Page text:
# FEM does not match exact solution

I am trying to solve :

$$-u''(x) + u(x) = \sin(2\pi x)\, ,\quad 0 $$t>0$$, with $$u(0) = u(1) = 0$$. That has as exact solution

$$u(x) = \frac{\sin(2\pi x)}{1 + 4\pi^2}\, .$$

But the Forward Euler approximation solution does not match the exact solution.

Any help?

import numpy as np
import matplotlib.pyplot as plt
L   = 1
Nx  = 19
Nt  = 800
T   = 0.1
x   = np.linspace(0, L, Nx+1)    # mesh points in space
dx  = x - x
t   = np.linspace(0, T, Nt+1)    # mesh points in time
dt  = t - t
a   = 1
F   = a*dt/dx**2
u   = np.zeros(Nx+1)
u_n = np.zeros(Nx+1)

def I(x):
return(np.sin( 2*x*np.pi ))

# Set initial condition u(x,0) = I(x)
for i in range(0, Nx+1):
u_n[i] = I(x[i])

for n in range(0, Nt):
# Compute u at inner mesh points
for i in range(1, Nx):
u[i] = u_n[i] + F*(u_n[i-1] - 2*u_n[i] + u_n[i+1])

# Insert boundary conditions
u  = 0
u[Nx] = 0

# Update u_n before next step
u_n[:]= u
exact = np.sin(2*np.pi *x ) / (1+4*np.pi**2)
plt.plot(x,u)
plt.plot(x,exact)
plt.show()
$$$$

• The code refers to initial conditions but the PDE is not time-dependent. Why?
– knl
Sep 20 '20 at 19:38
• I typed your equations, please check that they are OK. Also, please use MathJax for future posts. Sep 20 '20 at 23:02
• You mention that your FE solution does not match the analytic solution. You could describe how they are different or show a plot. Sep 20 '20 at 23:03
• i want to to take different values of like t =0,1,10,100 and see how it the temperature distribution diffuses on these values.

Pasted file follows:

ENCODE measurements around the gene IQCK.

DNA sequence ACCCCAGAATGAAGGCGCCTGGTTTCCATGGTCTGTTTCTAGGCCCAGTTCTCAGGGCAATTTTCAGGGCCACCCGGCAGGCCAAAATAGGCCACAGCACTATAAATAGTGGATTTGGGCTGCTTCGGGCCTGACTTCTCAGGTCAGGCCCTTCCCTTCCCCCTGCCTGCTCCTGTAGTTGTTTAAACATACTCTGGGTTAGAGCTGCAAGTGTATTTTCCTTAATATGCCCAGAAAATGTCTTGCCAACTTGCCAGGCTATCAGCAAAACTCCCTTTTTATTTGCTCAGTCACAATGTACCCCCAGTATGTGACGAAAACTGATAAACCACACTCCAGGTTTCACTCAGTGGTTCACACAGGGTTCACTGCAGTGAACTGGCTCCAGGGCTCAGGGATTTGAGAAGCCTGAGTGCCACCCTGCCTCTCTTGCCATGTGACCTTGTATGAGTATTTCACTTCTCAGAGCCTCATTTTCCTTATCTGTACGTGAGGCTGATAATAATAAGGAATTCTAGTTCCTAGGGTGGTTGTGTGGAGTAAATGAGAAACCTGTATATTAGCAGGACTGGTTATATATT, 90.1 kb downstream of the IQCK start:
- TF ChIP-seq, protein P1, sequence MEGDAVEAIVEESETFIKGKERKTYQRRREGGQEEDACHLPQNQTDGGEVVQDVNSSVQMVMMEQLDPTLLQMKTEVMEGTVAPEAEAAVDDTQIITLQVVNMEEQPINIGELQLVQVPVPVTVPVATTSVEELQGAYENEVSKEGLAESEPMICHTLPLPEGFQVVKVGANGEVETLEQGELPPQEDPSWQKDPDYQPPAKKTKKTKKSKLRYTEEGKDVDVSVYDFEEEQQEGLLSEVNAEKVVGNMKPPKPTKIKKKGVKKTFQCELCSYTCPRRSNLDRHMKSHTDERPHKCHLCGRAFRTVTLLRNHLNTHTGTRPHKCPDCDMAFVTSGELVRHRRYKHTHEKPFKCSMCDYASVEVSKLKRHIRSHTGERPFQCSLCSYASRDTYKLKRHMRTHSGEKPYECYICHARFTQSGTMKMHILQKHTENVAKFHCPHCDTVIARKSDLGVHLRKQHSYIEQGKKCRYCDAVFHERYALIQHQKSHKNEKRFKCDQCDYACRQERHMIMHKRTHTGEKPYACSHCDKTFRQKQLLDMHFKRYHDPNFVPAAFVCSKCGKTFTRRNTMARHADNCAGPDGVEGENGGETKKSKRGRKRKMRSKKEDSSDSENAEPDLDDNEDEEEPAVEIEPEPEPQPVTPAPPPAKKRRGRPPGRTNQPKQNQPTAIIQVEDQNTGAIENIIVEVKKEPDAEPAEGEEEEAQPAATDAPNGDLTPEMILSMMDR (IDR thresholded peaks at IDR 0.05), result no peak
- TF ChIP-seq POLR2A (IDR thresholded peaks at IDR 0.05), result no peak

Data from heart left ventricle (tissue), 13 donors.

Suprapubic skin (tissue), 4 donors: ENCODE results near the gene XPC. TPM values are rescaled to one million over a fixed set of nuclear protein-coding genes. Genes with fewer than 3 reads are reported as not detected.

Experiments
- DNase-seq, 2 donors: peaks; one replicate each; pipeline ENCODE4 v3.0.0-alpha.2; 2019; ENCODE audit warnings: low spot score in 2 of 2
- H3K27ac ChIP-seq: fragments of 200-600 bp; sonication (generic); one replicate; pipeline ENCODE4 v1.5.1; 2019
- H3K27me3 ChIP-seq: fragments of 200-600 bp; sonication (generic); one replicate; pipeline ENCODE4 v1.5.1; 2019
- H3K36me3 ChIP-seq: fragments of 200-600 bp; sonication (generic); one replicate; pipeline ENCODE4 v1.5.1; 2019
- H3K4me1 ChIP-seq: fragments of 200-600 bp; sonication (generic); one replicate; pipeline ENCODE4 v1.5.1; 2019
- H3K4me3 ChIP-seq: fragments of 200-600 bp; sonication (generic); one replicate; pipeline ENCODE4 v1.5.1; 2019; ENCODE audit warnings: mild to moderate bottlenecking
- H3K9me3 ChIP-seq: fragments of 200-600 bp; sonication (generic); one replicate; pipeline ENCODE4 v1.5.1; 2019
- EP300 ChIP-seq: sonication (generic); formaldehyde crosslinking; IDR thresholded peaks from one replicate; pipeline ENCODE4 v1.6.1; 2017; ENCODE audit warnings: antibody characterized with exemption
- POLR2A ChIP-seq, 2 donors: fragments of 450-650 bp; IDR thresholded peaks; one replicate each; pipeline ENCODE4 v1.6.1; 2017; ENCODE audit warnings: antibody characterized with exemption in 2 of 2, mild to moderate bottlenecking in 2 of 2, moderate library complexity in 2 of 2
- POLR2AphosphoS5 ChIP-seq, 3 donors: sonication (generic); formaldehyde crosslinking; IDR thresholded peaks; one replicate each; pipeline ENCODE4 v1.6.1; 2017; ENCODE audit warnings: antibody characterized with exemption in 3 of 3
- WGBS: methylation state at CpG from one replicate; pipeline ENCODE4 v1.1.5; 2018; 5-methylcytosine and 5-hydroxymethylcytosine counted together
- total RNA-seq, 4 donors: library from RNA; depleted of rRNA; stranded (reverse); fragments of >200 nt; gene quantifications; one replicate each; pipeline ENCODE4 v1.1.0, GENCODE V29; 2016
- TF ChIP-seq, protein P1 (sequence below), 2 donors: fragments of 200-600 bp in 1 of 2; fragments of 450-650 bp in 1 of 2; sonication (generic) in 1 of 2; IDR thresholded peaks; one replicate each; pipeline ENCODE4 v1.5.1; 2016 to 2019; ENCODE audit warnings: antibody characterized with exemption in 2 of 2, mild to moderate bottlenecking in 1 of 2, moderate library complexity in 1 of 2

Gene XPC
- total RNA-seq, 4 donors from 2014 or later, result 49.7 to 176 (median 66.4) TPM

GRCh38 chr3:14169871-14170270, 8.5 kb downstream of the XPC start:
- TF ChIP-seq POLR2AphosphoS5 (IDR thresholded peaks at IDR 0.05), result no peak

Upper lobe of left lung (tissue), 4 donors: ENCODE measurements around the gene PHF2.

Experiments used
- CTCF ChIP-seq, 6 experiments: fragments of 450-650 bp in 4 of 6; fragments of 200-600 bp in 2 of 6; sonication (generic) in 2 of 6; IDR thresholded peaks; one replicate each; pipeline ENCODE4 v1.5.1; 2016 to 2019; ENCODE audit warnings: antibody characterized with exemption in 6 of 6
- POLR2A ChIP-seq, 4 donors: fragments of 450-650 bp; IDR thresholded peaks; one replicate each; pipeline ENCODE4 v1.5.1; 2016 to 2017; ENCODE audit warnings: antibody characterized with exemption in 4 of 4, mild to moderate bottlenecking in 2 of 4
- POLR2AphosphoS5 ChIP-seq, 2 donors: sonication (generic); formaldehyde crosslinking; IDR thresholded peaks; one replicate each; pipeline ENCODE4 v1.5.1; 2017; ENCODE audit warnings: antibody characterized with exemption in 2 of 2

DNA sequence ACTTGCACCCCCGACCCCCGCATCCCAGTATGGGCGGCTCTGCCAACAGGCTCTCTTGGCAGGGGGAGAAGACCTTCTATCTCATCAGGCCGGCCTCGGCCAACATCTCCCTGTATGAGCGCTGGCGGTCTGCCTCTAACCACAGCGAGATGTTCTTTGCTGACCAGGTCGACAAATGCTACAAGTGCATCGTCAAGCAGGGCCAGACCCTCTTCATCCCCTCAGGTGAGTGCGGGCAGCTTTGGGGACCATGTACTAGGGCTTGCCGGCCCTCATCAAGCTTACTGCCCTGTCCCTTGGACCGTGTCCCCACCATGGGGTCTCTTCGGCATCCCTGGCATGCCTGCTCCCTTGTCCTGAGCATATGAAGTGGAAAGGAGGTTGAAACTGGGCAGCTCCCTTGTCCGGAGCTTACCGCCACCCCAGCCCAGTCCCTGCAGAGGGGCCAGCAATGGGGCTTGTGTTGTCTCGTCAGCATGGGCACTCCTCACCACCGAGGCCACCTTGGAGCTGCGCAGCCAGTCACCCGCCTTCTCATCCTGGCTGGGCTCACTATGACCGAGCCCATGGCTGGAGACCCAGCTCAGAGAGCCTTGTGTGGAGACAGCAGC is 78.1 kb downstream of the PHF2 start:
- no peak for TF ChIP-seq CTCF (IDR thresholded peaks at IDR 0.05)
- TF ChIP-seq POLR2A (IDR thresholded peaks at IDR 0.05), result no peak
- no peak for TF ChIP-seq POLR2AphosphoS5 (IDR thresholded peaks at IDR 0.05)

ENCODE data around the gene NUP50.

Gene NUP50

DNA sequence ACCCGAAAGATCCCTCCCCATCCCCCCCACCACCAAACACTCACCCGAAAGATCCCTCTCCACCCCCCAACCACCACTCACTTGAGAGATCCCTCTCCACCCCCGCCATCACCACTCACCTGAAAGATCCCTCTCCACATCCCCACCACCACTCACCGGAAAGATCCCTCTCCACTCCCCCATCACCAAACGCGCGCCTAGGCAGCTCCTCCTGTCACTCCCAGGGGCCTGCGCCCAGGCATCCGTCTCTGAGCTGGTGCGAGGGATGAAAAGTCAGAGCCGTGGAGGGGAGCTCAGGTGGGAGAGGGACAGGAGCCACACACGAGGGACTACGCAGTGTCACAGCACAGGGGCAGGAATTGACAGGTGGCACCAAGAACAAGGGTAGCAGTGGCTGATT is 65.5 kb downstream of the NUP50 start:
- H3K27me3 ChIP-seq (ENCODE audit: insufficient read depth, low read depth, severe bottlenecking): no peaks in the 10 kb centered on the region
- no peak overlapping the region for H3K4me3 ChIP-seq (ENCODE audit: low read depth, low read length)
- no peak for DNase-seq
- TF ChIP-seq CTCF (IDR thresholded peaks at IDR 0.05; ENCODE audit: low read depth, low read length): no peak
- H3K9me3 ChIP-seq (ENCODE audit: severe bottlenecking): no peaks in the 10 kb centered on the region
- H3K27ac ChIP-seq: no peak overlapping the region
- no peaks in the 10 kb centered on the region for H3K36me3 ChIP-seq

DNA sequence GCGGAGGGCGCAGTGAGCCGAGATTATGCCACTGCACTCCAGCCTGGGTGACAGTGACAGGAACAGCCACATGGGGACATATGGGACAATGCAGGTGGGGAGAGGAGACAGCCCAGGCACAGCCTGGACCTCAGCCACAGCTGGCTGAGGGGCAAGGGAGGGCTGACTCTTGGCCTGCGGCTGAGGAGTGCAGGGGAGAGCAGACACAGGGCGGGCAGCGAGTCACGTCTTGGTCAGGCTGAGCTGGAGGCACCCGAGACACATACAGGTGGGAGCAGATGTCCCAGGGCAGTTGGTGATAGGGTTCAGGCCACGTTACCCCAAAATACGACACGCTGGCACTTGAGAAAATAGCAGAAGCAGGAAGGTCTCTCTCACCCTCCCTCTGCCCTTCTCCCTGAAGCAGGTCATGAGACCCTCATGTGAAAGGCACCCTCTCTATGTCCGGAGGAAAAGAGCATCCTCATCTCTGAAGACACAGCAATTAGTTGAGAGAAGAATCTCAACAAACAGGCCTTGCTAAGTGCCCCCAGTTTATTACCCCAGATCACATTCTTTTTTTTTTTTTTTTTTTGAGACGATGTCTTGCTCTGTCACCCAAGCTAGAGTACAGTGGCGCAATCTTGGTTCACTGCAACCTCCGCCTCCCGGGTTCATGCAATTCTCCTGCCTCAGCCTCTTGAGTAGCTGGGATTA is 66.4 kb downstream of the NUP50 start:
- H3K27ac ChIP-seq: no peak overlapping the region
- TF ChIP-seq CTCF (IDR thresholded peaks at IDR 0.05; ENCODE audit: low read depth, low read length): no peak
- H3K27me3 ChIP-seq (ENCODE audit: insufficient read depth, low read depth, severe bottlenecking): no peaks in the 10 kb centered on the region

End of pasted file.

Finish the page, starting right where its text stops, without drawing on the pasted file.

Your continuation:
– user37062
Sep 20 '20 at 23:52
• At the least then, the question is poorly explained. You have a code that references a time variable, your description shows something else, and you don't tell us how the solution doesn't match your expectations. How about reducing the code to its minimal form that only solves the problem as described, and show us a picture with what it yields? Sep 21 '20 at 3:56

Comments above are right: it seems that you are also integrating in time (and indeed you also set the numer of points in time in your code), but the equation is only in variable $$x$$.

The following snippet produce the correct solution to your problem with linear elements in Python.

To compute $$\int_0^1 \phi_i(x) f(x)dx$$ I used integrate.quad from scipy, which performs Gaussian quadrature. That integral has been computed splitting the interval in $$[x_{i-1},x_{i}]$$ and $$[x_{i},x_{i+1}]$$, since the hat functions are non-differentiable at $$x=x_i$$. Btw, notice that this integral may be computed analytically, but quadrature is usually the choice in a fem solver.

    import numpy as np
import matplotlib.pyplot as plt
from scipy import integrate

M = 10 #points in x
L = 1 #endpoint
x = np.linspace(0,L,M+1)
h = x-x

def uex(x):
return(np.sin( 2*x*np.pi ))/(1+4*np.pi**2)

def stiffassembly(M):
diag = np.zeros(M-1) #x_1,...,x_{M-1} (M-1)
offd = np.zeros(M-2) #off diagonal terms
for i in range(1,M):
diag[i-1] = 1/h +1/h

for k in range(1,M-1):
offd[k-1] = -1/h

A = np.diag(offd,-1) + np.diag(diag,0) + np.diag(offd,+1)
return A

def massmatrix(N):
diag = np.zeros(N-1) #x_1,...,x_M-1 (M-1)
subd = np.zeros(N-2)
supr = np.zeros(N-2)

for i in range(1,N):
diag[i-1] = (h + h)/3
for k in range(1,N-1):
supr[k-1] = h/6
subd[k-1] = h/6

M = np.diag(subd,-1) + np.diag(diag,0) + np.diag(supr,+1)
return M

def f(x):
return np.sin(2*np.pi*x)

`